In many ways, people that live in mountain towns are similar. We have transplanted ourselves into a community of open and accepting peers, who also happen to like using the power of gravity and chairlifts to hurtle downhill. But if there’s one thing you can take from Mountain Life, it’s that everyone has a story. We’ve interviewed countless people to hear what they have to bring to the table – and by virtue of the myriad of different experiences, everyone’s story is different.
Beth Freeman and Naheed Henderson have come up with an idea that blends both a love of mountain living and a passion for storytelling. Dubbed MTNStory, the series has showcased cancer survivor and former pro skier Alison Gannett and her crusade of healthy eating to combat the deadly disease, Lynsey Dyer and her many achievements in the ski community (culminating in the seminal Pretty Faces), Chuck Barfoot, the Godfather of snowboarding whose innovative ideas helped the sport progress and grow into the phenomenon it has become, and Ken Wylie, an adventurer for years before an avalanche changed his life – the only one pulled out alive in 2003 on an expedition with Craig Kelly.
“The stories are not as much about what they’ve accomplished rather how they navigated challenging and amazing experiences and how it has transformed their relationship with the mountains and the outdoors,” Freeman explained. “I thought this type of entertainment, an interview which is a conversation vs a speaker which is more of a presentation, was something that was really missing from Whistler, something a little more on the cerebral side but still entertaining and fun.”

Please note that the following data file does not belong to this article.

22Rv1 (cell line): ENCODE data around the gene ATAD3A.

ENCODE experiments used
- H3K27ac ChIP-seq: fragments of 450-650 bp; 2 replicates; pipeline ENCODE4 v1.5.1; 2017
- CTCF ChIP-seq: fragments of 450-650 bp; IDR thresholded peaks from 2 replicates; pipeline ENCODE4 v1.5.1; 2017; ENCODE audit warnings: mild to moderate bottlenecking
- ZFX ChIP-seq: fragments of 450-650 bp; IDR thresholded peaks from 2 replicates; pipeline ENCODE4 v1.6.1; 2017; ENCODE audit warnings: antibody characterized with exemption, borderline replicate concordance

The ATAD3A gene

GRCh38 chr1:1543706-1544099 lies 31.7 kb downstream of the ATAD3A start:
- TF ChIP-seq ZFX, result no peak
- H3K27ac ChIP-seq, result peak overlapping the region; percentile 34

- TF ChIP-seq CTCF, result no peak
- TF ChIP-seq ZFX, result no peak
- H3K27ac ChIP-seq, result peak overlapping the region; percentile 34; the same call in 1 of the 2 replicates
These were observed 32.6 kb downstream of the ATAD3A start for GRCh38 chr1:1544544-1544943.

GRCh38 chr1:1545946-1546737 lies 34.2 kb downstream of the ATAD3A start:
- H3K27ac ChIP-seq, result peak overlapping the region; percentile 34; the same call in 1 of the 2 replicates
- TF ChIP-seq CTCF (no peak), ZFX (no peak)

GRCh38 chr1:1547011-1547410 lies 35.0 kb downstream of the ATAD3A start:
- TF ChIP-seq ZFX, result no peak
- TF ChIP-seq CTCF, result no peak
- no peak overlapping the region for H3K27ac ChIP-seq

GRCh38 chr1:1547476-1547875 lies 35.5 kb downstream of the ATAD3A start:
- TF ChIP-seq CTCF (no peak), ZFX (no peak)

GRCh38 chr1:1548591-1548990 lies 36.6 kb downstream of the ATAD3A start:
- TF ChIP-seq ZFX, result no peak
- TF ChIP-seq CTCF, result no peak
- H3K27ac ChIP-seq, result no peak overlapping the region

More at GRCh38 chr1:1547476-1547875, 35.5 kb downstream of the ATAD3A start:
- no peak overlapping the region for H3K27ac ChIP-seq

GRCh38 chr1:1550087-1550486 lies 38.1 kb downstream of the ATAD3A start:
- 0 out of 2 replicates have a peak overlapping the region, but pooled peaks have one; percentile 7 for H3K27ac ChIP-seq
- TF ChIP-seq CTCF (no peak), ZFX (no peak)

The final show for the season is tomorrow night, at the Garibaldi Lift Company, where tickets are $10 at the door. The speaker is Josh Dueck, a name that is synonymous with the progression of the adaptive ski world. Passion, adventure, tragedy, inspiration, transformation, a front flip and a gold medal are all part of the Josh Dueck Story.
The night is different from your usual Friday night out in Whistler but certainly a remarkable change in pace, and Freeman agrees.
“The best part has been meeting some remarkable people and being so inspired by their willingness to share some very personal, sometimes shocking and always transformative experiences. Watching the audiences, riveted by these amazing stories, and leaving the event full of inspiration has been very rewarding.”